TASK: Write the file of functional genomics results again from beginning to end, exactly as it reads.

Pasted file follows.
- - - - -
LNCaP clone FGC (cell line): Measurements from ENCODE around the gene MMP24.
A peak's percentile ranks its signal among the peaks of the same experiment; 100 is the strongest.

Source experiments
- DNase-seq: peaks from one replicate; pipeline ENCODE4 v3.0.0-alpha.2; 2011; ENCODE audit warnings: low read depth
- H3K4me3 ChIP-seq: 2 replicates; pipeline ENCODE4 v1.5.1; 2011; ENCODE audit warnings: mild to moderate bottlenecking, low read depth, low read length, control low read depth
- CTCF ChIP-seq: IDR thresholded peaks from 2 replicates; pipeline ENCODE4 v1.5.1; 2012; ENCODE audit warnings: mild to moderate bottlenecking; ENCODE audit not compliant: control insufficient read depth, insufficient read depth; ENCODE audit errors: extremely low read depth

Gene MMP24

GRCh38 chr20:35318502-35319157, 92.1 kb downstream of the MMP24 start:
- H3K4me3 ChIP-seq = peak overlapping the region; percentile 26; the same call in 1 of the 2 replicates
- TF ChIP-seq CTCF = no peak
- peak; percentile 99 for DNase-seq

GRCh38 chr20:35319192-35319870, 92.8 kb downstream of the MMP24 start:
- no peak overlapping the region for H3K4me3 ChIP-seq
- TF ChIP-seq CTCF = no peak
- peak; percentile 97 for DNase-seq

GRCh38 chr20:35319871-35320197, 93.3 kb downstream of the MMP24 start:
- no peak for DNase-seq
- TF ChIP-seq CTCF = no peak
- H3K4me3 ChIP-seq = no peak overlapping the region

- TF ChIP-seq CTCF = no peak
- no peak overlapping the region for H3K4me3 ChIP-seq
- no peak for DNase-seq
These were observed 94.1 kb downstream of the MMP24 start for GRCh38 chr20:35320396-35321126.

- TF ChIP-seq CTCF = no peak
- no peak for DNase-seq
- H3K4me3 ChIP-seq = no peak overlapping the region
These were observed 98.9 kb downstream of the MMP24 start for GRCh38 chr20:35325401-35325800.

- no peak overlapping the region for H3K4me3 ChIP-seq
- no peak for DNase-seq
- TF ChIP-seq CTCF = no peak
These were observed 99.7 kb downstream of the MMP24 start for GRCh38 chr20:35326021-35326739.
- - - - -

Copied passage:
LNCaP clone FGC (cell line): Measurements from ENCODE around the gene MMP24.
A peak's percentile ranks its signal among the peaks of the same experiment; 100 is the strongest.

Source experiments
- DNase-seq: peaks from one replicate; pipeline ENCODE4 v3.0.0-alpha.2; 2011; ENCODE audit warnings: low read depth
- H3K4me3 ChIP-seq: 2 replicates; pipeline ENCODE4 v1.5.1; 2011; ENCODE audit warnings: mild to moderate bottlenecking, low read depth, low read length, control low read depth
- CTCF ChIP-seq: IDR thresholded peaks from 2 replicates; pipeline ENCODE4 v1.5.1; 2012; ENCODE audit warnings: mild to moderate bottlenecking; ENCODE audit not compliant: control insufficient read depth, insufficient read depth; ENCODE audit errors: extremely low read depth

Gene MMP24

GRCh38 chr20:35318502-35319157, 92.1 kb downstream of the MMP24 start:
- H3K4me3 ChIP-seq = peak overlapping the region; percentile 26; the same call in 1 of the 2 replicates
- TF ChIP-seq CTCF = no peak
- peak; percentile 99 for DNase-seq

GRCh38 chr20:35319192-35319870, 92.8 kb downstream of the MMP24 start:
- no peak overlapping the region for H3K4me3 ChIP-seq
- TF ChIP-seq CTCF = no peak
- peak; percentile 97 for DNase-seq

GRCh38 chr20:35319871-35320197, 93.3 kb downstream of the MMP24 start:
- no peak for DNase-seq
- TF ChIP-seq CTCF = no peak
- H3K4me3 ChIP-seq = no peak overlapping the region

- TF ChIP-seq CTCF = no peak
- no peak overlapping the region for H3K4me3 ChIP-seq
- no peak for DNase-seq
These were observed 94.1 kb downstream of the MMP24 start for GRCh38 chr20:35320396-35321126.

- TF ChIP-seq CTCF = no peak
- no peak for DNase-seq
- H3K4me3 ChIP-seq = no peak overlapping the region
These were observed 98.9 kb downstream of the MMP24 start for GRCh38 chr20:35325401-35325800.

- no peak overlapping the region for H3K4me3 ChIP-seq
- no peak for DNase-seq
- TF ChIP-seq CTCF = no peak
These were observed 99.7 kb downstream of the MMP24 start for GRCh38 chr20:35326021-35326739.